And if one of the spouses is wanting to become closer to Christ while the other isn't, when would divorce be permissible?
Someone has already posted St Paul's words, which are directly applicable to this situation.
To add something from the canonical tradition: It is possible to divorce one's spouse (and remain in good standing in the Church) if that spouse was a believer but later becomes a confirmed "apostate." Please note: Possible
, not required or even advised.
In previous centuries, "apostasy" meant leaving the Orthodox Church. In the situation presented by the OP, most spiritual courts would probably consider it "apostasy" if the formerly Christian spouse became a non-Christian (or even a member of a non-Trinitarian sect, e.g. Jehovah's Witness, Mormon, Christian Scientist -- none of which can be married to an Orthodox Christian in the first place).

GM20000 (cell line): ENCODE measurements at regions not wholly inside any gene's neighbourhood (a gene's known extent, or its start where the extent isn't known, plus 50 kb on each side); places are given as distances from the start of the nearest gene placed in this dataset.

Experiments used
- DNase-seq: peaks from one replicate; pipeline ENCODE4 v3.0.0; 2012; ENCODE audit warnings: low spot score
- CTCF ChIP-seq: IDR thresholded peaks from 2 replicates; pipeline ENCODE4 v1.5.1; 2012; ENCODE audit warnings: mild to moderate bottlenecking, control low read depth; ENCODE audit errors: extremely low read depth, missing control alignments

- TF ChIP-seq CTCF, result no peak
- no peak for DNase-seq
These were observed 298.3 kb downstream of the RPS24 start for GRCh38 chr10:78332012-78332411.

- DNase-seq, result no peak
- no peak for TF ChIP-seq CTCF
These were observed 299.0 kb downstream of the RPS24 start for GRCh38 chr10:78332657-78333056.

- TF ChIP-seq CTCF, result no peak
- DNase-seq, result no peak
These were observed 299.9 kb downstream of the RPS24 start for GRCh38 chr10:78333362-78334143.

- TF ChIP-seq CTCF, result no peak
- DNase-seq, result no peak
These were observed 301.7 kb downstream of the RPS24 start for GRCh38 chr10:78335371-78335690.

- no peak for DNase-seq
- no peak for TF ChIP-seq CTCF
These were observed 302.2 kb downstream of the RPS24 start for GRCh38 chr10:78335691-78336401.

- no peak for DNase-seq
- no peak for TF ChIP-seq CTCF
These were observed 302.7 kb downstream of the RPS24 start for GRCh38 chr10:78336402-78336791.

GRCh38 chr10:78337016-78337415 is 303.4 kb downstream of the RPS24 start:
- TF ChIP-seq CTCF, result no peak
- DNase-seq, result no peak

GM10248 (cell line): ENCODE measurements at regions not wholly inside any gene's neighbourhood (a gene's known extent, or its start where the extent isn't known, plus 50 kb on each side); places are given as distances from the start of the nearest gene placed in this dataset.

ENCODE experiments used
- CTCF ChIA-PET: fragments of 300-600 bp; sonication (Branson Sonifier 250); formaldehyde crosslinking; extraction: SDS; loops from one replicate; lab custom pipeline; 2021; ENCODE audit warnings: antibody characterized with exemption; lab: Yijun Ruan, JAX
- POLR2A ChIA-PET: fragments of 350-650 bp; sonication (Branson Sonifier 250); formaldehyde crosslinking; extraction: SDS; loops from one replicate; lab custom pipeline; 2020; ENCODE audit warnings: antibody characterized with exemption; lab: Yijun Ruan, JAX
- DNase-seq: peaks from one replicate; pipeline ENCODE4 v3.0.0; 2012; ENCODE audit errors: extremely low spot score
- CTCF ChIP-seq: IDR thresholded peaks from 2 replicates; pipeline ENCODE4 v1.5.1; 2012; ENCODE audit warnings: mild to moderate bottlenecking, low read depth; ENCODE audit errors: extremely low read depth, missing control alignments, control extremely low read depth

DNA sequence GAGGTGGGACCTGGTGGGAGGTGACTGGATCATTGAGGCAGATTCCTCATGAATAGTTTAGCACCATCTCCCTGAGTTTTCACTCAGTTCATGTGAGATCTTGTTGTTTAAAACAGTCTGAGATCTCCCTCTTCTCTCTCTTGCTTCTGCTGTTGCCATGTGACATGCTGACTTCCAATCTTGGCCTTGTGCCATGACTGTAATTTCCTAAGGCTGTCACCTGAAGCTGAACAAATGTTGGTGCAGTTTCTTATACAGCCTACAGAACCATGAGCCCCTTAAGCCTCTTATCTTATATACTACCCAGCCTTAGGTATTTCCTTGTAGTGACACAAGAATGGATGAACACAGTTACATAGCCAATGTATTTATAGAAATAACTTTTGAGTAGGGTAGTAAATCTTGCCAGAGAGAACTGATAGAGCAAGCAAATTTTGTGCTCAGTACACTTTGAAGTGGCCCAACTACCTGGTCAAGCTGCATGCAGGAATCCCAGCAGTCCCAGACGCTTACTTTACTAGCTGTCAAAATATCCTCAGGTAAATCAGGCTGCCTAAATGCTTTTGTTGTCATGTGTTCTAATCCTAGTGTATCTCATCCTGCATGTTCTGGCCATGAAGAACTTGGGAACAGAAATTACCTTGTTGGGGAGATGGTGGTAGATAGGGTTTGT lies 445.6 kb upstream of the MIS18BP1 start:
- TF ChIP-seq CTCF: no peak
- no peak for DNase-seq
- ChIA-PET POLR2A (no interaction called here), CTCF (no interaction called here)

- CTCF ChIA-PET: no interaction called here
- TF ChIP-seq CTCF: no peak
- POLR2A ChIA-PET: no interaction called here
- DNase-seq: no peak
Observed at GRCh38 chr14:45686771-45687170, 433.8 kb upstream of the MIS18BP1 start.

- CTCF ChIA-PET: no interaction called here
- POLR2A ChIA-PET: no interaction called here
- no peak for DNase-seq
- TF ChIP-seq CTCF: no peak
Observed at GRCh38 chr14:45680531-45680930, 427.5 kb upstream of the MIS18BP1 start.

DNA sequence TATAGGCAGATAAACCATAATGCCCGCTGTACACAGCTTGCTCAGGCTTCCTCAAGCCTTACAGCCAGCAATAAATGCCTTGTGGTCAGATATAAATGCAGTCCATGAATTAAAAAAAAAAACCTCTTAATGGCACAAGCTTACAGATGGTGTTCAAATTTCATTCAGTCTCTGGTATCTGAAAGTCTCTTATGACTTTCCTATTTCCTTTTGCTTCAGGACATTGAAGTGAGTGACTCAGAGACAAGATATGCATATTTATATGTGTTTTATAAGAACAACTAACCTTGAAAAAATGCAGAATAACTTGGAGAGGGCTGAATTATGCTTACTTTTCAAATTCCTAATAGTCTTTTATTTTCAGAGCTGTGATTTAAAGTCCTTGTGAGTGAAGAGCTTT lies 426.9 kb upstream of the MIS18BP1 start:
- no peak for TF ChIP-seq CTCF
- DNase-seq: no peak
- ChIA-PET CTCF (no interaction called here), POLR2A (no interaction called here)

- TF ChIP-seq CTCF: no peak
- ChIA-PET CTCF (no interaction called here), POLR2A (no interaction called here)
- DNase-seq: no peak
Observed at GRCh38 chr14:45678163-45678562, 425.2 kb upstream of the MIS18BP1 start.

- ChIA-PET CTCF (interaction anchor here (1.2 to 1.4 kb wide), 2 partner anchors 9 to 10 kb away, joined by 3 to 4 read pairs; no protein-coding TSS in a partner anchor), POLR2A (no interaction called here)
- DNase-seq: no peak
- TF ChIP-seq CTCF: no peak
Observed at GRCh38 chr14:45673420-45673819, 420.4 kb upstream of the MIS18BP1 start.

Make sense? In other words, it doesn't matter how "spiritual" or "observant" or supportive of your spiritual journey one's spouse is -- these are all qualitative, private issues between spouses -- but rather what one's public confession of faith is, and how the spouse backs that up liturgically. If they start confessing and worshiping another god, gods, or set of gurus, then there are grounds for divorce. If they just aren't particularly zealous or interested in following Jesus, that's a matter for prayer and patience.